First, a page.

Airbus will gradually increase its production rates in 2021, while exercising caution




 The aircraft manufacturer Airbus will slowly pick up the pace, while increasing the production of the A320 family more slowly. A paradox linked to the Covid-19 pandemic.

While the aeronautics sector is emerging from a difficult year and is preparing to live a still very delicate year 2021, Airbus communicated on January 21 on the production rates of the aircraft of the A320 family, and confirmed that it There would be no change in the production of its large aircraft, the A350 and the A330.



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Production on the rise but under control

Airbus says it: the 'updating' of the planning of the production rates of its A320s is done according to the needs of the market. While its average A320 production is currently 40 per month, it will climb to 43 in the third quarter, then 45 in the fourth quarter.

The rates have obviously been revised downwards, and even more because of a crisis that dragged on. Initially, a peak of 47 aircraft / month was forecast for July 2021. Before the outbreak of the Covid-19 pandemic, Airbus produced 60 A320s and A321s each month.

The A220s, from Canadian Bombardier and manufactured in its Mobile factories in the United States and Mirabel in Canada, will see their monthly production rate drop from 4 to 5 at the end of the first quarter of 2021. On recent single-aisle aircraft, Airbus complies thus to what was originally planned.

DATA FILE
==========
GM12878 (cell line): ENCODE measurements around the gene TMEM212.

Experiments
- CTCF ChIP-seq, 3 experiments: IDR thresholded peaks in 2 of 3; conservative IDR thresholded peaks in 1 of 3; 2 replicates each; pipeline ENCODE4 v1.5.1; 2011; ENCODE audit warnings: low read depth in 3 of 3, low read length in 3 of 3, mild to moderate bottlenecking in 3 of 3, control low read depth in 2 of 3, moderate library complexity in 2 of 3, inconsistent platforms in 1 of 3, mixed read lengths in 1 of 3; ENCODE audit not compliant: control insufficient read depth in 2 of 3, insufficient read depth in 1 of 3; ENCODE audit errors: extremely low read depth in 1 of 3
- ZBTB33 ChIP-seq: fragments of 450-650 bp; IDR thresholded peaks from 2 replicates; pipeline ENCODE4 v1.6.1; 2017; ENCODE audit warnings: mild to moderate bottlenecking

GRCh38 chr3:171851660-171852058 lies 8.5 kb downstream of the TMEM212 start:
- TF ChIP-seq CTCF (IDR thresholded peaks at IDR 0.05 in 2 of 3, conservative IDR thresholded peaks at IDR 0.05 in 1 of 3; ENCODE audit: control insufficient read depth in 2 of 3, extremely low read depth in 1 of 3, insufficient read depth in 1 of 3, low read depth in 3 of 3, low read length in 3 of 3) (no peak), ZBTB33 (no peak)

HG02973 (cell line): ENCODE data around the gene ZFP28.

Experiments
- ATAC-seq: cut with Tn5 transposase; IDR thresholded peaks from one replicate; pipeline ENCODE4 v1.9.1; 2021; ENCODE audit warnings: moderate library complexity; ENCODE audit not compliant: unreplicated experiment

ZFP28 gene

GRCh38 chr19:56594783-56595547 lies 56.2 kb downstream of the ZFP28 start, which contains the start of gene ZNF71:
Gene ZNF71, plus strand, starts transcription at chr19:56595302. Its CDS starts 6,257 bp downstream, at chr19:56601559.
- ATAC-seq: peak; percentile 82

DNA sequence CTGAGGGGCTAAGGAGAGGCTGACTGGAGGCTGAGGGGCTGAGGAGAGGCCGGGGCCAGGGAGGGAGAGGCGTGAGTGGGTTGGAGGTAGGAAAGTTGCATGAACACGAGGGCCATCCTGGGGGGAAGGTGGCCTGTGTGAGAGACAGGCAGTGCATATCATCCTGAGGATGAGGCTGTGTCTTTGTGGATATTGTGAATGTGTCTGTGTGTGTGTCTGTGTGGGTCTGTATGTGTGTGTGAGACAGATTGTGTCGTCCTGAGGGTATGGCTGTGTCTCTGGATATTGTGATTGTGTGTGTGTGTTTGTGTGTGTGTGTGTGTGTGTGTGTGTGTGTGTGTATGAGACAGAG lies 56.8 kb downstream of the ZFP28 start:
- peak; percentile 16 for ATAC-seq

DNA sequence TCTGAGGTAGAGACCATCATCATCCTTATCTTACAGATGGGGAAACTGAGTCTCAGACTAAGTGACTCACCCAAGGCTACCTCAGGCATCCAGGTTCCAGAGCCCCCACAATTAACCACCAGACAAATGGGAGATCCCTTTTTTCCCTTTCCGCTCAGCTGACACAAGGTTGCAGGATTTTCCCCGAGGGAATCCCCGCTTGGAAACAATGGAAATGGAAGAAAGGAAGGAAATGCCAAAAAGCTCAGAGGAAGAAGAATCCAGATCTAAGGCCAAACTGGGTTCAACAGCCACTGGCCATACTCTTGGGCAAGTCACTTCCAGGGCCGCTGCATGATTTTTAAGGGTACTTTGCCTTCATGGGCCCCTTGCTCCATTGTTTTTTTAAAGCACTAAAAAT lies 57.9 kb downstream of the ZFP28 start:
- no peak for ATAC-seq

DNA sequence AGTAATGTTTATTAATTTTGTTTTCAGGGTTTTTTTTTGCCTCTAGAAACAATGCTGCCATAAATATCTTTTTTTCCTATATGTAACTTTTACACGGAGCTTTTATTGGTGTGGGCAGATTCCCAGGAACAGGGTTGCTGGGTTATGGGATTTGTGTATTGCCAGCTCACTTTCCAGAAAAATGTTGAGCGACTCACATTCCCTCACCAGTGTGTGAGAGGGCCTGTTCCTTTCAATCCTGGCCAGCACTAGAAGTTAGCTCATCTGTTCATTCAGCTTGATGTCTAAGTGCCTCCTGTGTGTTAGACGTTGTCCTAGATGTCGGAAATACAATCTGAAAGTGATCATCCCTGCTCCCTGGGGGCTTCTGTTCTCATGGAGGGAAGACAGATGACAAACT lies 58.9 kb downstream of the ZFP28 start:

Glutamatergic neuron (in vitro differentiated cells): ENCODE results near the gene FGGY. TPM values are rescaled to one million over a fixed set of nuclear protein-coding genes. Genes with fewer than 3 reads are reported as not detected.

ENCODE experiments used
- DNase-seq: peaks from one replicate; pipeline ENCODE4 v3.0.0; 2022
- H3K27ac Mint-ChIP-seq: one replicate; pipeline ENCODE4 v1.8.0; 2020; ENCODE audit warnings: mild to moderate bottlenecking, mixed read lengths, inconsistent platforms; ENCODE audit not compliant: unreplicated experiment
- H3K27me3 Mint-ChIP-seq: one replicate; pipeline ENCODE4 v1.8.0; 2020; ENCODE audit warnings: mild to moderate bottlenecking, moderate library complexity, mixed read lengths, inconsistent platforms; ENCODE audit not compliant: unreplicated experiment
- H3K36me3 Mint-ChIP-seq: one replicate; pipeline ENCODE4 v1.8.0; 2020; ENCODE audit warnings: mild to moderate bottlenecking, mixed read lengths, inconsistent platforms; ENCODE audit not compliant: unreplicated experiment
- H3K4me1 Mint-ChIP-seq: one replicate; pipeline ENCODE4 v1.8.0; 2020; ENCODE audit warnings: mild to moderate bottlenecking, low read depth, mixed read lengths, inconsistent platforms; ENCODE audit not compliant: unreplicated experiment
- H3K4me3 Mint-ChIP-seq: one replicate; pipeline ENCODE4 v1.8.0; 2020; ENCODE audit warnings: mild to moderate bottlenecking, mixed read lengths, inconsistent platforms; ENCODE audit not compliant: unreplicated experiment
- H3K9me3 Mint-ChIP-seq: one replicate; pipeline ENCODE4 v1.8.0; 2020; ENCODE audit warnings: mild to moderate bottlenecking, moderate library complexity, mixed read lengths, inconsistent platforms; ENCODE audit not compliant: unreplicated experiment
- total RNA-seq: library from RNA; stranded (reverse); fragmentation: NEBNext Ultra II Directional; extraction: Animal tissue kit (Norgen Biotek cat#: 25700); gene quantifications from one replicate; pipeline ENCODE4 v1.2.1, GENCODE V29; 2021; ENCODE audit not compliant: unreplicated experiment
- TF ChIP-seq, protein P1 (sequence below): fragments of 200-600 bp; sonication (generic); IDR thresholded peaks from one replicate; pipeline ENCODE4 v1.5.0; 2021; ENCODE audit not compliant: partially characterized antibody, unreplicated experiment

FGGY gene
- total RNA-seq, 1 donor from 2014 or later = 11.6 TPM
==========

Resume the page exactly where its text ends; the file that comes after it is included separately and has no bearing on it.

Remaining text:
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Airbus will take its troubles patiently

'Rid' of the A380, whose fate was already sealed long before the Covid-19 landed in our lives, Airbus is now focusing on the A350 and the A330 in the widebody market. And the European aircraft manufacturer announces that their production should remain stable compared to current levels. It should therefore produce 5 A350s and 2 A330s per month this year. Airbus wished to reassure its customers and prospects by indicating that the A350 would not suffer an increase in its prices.

Airbus, like almost the entire aeronautics sector, does not expect a return to normal by 2023 to 2025. This is true for airlines as well as manufacturers and their subcontractors, for the moment all held by the evolution of the pandemic situation in the world.

The drop in work that Airbus has to face has led the group to announce the elimination of 15,000 jobs in its worldwide workforce, including 5,000 in France. With consequences to be deplored in many partners of society, condemned to arm themselves with patience.

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